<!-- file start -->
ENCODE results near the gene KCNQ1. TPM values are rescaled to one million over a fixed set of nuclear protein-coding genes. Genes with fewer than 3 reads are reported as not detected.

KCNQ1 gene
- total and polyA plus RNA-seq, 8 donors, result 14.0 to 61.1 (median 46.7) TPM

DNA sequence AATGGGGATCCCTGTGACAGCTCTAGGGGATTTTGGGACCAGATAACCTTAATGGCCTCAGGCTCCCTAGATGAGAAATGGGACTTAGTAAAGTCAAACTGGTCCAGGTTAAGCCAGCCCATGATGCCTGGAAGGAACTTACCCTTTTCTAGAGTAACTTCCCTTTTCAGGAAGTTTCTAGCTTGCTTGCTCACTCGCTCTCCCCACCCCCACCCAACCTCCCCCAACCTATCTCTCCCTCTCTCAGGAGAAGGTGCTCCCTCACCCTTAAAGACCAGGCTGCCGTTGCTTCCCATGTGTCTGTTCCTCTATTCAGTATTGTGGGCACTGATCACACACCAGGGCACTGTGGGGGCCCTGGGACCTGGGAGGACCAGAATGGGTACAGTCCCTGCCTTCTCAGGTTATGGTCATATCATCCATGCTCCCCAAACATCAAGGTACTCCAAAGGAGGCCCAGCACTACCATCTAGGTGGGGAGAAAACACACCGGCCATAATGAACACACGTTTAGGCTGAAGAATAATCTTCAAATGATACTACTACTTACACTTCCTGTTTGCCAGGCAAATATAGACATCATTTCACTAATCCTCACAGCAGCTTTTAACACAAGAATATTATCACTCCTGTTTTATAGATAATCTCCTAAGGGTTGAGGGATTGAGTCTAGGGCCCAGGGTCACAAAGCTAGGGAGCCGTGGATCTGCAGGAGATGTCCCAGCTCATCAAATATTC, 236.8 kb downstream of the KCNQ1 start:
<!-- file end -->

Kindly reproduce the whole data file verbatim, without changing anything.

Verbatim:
ENCODE results near the gene KCNQ1. TPM values are rescaled to one million over a fixed set of nuclear protein-coding genes. Genes with fewer than 3 reads are reported as not detected.

KCNQ1 gene
- total and polyA plus RNA-seq, 8 donors, result 14.0 to 61.1 (median 46.7) TPM

DNA sequence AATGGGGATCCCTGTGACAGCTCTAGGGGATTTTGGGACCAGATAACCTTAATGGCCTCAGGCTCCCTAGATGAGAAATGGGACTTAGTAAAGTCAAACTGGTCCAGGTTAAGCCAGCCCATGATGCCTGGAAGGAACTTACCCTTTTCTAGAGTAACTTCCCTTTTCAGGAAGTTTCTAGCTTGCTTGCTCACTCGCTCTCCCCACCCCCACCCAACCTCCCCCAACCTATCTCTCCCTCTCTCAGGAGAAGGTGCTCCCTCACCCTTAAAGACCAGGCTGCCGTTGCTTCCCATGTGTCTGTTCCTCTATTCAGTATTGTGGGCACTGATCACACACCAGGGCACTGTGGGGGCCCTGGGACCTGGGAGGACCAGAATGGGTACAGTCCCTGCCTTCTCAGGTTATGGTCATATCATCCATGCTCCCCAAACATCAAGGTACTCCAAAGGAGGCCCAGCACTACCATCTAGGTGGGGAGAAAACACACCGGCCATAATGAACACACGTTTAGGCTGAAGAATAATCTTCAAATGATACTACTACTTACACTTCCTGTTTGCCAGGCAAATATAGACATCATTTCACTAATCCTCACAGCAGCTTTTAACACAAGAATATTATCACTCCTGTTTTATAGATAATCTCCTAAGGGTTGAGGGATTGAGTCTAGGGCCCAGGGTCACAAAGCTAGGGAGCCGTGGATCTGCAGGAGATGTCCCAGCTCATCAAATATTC, 236.8 kb downstream of the KCNQ1 start: